CEDAW issues recommendations on corporal punishment

The Committee on the Elimination of Discrimination Against Women held its 69th session in February – March 2018 and issued recommendations on corporal punishment to the following states:

  • To Suriname, the Committee consistently expressed concern at the legality of corporal punishment during the examination and recommended that the Government adopt legislation to explicitly prohibit corporal punishment in all settings.
  • Despite the Government of Malaysia defending the legality of judicial corporal punishment under Shari’a law, stating that the punishment imposed “is intended to educate rather than to punish the offender”, the Committee recommended the prohibition of whipping under all circumstances, including under religious law.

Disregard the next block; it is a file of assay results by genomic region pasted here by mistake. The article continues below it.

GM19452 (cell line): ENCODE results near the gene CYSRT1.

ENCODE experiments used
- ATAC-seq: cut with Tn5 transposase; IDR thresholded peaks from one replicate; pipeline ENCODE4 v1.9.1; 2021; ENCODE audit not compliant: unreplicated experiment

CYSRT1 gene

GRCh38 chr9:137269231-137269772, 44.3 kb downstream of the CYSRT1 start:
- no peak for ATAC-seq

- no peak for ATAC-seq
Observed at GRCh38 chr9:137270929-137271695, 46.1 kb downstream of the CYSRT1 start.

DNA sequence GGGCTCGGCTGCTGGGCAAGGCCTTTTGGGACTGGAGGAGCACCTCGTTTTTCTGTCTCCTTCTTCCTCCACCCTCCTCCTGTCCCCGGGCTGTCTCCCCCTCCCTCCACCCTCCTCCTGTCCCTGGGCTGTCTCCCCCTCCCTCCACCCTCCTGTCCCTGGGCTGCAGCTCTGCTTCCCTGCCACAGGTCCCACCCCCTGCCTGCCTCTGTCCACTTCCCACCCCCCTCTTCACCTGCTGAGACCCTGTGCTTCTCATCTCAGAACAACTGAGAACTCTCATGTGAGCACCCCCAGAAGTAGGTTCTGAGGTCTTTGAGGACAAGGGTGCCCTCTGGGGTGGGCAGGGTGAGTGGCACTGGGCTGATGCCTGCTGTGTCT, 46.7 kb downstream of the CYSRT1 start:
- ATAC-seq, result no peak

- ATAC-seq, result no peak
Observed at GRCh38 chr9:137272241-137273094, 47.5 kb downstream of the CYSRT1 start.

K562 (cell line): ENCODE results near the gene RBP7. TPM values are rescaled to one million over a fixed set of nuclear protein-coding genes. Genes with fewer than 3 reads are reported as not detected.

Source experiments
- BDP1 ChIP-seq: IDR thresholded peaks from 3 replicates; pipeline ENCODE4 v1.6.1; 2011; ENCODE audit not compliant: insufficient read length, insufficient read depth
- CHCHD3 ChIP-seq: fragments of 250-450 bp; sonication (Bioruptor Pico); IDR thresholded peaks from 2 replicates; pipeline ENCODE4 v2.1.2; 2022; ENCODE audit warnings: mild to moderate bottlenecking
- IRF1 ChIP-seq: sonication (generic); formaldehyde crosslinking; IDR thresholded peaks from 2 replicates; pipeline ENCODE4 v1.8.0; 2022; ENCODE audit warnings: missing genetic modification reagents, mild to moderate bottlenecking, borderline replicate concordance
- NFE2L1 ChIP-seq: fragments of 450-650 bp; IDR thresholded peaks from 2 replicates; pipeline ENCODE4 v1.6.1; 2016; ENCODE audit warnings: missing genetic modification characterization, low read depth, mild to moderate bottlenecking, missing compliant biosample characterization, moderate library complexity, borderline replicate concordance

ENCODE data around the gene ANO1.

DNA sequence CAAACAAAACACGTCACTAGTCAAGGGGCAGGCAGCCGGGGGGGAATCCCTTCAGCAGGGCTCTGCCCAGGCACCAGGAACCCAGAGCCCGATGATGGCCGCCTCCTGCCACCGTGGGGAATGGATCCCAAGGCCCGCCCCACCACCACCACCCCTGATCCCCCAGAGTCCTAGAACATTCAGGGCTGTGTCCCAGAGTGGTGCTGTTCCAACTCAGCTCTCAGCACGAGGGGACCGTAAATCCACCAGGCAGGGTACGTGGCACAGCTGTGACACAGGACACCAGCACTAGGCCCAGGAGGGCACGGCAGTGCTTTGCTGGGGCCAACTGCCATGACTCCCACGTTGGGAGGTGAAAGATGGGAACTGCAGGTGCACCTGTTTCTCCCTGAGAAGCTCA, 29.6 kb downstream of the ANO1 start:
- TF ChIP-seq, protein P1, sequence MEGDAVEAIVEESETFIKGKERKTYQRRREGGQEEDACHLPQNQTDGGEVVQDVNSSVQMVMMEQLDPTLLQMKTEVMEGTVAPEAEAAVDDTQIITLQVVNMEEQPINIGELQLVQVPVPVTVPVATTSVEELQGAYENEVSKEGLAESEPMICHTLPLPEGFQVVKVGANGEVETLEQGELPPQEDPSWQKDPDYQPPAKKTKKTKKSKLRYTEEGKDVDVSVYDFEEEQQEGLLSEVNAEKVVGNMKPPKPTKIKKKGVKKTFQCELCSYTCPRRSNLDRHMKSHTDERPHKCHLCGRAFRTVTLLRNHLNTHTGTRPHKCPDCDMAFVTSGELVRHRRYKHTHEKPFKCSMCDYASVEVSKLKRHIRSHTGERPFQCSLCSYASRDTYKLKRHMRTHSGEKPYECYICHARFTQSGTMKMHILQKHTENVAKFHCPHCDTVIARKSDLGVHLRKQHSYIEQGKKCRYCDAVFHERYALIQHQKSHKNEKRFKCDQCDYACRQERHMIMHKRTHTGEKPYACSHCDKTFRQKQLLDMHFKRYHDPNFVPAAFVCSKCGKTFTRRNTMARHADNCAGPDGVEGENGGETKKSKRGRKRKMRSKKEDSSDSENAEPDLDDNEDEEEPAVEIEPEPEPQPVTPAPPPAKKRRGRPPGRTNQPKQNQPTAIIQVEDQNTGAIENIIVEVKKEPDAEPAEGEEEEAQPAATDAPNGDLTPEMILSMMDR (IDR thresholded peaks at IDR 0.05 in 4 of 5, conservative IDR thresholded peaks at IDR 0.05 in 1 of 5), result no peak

• To Saudi Arabia, which also defended the use of judicial corporal punishment and misleadingly stated that all corporal punishment was prohibited in homes, schools and penal institutions under current legislation, the Committee expressed concern at the use of physical violence by male guardians to discipline women and children and recommended the repeal of all legal provisions that “exculpate perpetrators of domestic violence, including male guardians”.

 

For further details, see the Global Initiative’s individual country reports for Malaysia, Saudi Arabia, and Suriname.

For further information on the obligation to prohibit corporal punishment under the Convention on the Elimination of All Forms of Discrimination against Women and to see the Committee’s recommendations in full, see the Global Initiative's page on the Convention on the Elimination of All Forms of Discrimination against Women.

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